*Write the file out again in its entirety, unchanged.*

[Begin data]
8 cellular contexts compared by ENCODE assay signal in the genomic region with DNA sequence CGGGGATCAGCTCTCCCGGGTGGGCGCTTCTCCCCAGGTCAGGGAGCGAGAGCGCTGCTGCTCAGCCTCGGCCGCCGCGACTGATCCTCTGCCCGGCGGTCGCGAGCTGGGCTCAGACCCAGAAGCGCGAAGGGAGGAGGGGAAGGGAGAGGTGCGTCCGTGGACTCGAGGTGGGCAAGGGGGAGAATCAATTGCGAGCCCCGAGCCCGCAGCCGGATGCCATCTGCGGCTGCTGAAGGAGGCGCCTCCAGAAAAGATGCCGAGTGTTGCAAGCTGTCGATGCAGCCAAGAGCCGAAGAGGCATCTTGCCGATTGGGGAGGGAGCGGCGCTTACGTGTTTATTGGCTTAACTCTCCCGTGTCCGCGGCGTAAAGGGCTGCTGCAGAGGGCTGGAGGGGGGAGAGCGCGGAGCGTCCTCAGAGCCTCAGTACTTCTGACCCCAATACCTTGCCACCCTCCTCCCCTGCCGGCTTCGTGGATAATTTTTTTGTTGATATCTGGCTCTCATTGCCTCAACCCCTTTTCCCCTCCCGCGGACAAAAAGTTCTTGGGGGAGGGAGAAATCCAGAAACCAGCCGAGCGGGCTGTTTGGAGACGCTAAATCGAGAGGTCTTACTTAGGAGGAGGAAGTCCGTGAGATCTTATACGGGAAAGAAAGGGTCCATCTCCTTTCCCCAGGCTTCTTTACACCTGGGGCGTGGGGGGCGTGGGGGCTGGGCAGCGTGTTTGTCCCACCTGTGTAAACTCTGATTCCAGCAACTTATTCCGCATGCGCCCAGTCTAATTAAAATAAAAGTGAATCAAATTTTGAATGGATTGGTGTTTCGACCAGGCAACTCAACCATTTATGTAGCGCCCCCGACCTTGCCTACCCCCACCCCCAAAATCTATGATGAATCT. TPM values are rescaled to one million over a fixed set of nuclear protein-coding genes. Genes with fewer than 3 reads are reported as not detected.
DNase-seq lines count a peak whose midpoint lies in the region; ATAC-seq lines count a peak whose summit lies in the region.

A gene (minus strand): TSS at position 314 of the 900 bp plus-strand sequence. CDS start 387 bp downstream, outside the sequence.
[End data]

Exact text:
8 cellular contexts compared by ENCODE assay signal in the genomic region with DNA sequence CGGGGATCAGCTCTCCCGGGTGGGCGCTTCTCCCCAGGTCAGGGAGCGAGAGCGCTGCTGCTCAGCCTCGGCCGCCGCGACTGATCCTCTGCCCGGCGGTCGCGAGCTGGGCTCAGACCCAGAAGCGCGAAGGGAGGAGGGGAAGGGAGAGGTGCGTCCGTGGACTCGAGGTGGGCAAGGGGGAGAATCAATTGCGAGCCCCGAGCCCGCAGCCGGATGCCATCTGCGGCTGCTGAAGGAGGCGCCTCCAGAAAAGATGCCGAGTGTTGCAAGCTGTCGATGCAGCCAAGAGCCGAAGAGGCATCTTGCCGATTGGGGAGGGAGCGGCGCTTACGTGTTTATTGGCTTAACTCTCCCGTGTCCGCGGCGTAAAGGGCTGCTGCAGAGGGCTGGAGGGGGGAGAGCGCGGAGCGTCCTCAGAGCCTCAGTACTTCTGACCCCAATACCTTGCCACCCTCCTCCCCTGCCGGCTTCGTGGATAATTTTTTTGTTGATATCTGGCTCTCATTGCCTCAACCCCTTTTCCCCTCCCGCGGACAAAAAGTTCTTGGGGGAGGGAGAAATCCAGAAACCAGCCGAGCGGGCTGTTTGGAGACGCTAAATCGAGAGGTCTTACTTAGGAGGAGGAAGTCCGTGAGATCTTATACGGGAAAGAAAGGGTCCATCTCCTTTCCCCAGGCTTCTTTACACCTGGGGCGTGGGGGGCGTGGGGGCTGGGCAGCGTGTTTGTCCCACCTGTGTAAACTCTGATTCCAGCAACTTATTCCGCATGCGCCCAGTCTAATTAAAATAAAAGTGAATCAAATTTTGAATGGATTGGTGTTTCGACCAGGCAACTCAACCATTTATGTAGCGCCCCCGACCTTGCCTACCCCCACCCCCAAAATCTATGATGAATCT. TPM values are rescaled to one million over a fixed set of nuclear protein-coding genes. Genes with fewer than 3 reads are reported as not detected.
DNase-seq lines count a peak whose midpoint lies in the region; ATAC-seq lines count a peak whose summit lies in the region.

A gene (minus strand): TSS at position 314 of the 900 bp plus-strand sequence. CDS start 387 bp downstream, outside the sequence.